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the power of colour in design and how it can improve brand recognition

Without delving into colour psychology, we will look at colour and it's importance in brand perception.

Instant Recognition

Can a brand own colours? 

How many brands can you recognise by colour alone? Global brands, whether on purpose or by accident, have taken ownership of their colours in a way that makes them instantly recognisable, even when all other branding items are absent. Take away a logo, typography, imagery, livery, decoration... how many of the following brands can you name by colour alone?

So... how did you get on? Hopefully some were obvious... but the point is, even out of context, some brands have successfully managed to become associated with the pairing of just a couple of colours, and in some cases, even a single colour.

It’s undeniable... All I have to do is mention Coca-Cola and your mind is probably flooded with a sea of red... the iconic image of Santa in his red cloak perhaps? Or those impressive red trucks?

There is a downside of course. Some brands have become so associated with their colours that when you see, for example, the pairing of the red and “gold” of McDonalds, you associate it with, not just the brand, but an image of unhealthy, low quality fast-food.

In an era of growing concern over childhood obesity and a move towards healthy eating, brands like Coca-Cola and McDonalds have had no choice but to change... but how does a brand change and adapt when they have such a persistent and present image?

Disassociation

Why some brands change and shape opinions by moving away from established brand colours

The fact is, many brands have already done this, and arguably, very successfully too. Let’s stick with the big one for now... McDonalds.

The red and yellow are not supposed to be calm and settling colours. They are intended to be fun, fast and bright. The perfect pairing for a “fast-food” outlet.

However, over the past couple of decades, as well as a move towards healthier eating, there is also a growing interest in café culture. Adding a few salads to your menu is not going to win over everyone. There needs to be a change in the brand culture.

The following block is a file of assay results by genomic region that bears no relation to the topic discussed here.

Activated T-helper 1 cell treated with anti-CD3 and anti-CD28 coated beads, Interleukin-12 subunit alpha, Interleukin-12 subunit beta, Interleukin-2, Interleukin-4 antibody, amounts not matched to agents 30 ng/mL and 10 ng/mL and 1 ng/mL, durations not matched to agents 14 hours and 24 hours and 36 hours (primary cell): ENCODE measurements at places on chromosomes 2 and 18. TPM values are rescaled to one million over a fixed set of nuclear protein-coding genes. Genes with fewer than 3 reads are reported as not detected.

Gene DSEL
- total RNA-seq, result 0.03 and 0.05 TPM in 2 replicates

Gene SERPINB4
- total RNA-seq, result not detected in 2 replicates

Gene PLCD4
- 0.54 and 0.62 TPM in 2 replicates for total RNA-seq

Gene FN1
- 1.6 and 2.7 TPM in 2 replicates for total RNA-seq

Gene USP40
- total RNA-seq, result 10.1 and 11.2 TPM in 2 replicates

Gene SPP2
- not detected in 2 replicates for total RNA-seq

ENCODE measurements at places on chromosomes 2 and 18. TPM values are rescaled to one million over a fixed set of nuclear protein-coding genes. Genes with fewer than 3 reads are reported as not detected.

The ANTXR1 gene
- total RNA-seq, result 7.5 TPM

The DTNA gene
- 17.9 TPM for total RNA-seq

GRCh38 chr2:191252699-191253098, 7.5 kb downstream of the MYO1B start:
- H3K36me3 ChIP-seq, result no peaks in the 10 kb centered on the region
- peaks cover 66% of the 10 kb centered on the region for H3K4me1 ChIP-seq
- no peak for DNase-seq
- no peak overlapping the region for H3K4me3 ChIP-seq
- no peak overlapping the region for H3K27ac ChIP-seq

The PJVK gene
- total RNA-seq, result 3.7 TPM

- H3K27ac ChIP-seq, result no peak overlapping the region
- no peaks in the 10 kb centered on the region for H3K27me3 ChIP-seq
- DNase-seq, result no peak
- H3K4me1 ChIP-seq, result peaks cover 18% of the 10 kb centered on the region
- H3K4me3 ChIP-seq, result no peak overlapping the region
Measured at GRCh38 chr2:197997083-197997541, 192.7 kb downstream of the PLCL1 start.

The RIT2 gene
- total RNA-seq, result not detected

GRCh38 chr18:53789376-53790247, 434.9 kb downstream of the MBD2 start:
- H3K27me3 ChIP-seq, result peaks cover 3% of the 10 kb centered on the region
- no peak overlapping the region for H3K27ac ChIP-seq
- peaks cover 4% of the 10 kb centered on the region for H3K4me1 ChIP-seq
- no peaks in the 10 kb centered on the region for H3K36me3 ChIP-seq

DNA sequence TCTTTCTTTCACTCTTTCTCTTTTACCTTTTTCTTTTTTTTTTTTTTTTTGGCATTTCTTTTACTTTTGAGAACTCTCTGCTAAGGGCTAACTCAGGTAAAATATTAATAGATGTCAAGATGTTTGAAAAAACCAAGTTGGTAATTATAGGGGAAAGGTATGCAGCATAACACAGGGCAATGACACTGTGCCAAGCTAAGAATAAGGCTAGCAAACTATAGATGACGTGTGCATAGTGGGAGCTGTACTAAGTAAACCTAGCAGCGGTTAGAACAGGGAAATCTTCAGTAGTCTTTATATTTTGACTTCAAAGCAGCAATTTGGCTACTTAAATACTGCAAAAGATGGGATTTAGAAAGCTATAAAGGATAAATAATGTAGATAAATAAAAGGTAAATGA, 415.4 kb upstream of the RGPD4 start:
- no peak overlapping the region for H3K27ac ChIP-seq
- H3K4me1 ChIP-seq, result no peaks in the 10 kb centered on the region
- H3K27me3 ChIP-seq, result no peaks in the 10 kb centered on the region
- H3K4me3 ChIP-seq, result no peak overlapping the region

What could be seen as a form of “greenwashing”, McDonalds disassociated themselves (in part) with the brash red and adopted green as a new corporate colour. And did it work? You tell me! They are ever-present and there appears to be no slow-down in their marketing spend. If anything, it could be argued that they have expanded their market by successfully appealing to the “café culture”.

They are not the only brand to make such a move and green seems to be the favoured colour of those looking to appear more “fresh”, “healthy”, “relaxed” or “earth-friendly”. No prizes for guessing who followed suit below...

what colours say about your brand 

Which colours to choose and why?

OK, so the cynical among us may not agree with the way big brands can wash away their negative image by simply draping a new colour over themselves, but it does tell us something: colour is very important to the way in which brands and companies are perceived.

Try to keep this in mind when choosing a colour for a brand. How do you wish to be perceived? Are you an energetic, young start-up? Or an established and mature law firm? Maybe you are a big tech-company who wants a more friendly and approachable appearance? Whichever you are, colour may be key to how you are viewed...

Finally, if you now hanker for a Big Mac, I do apologise!

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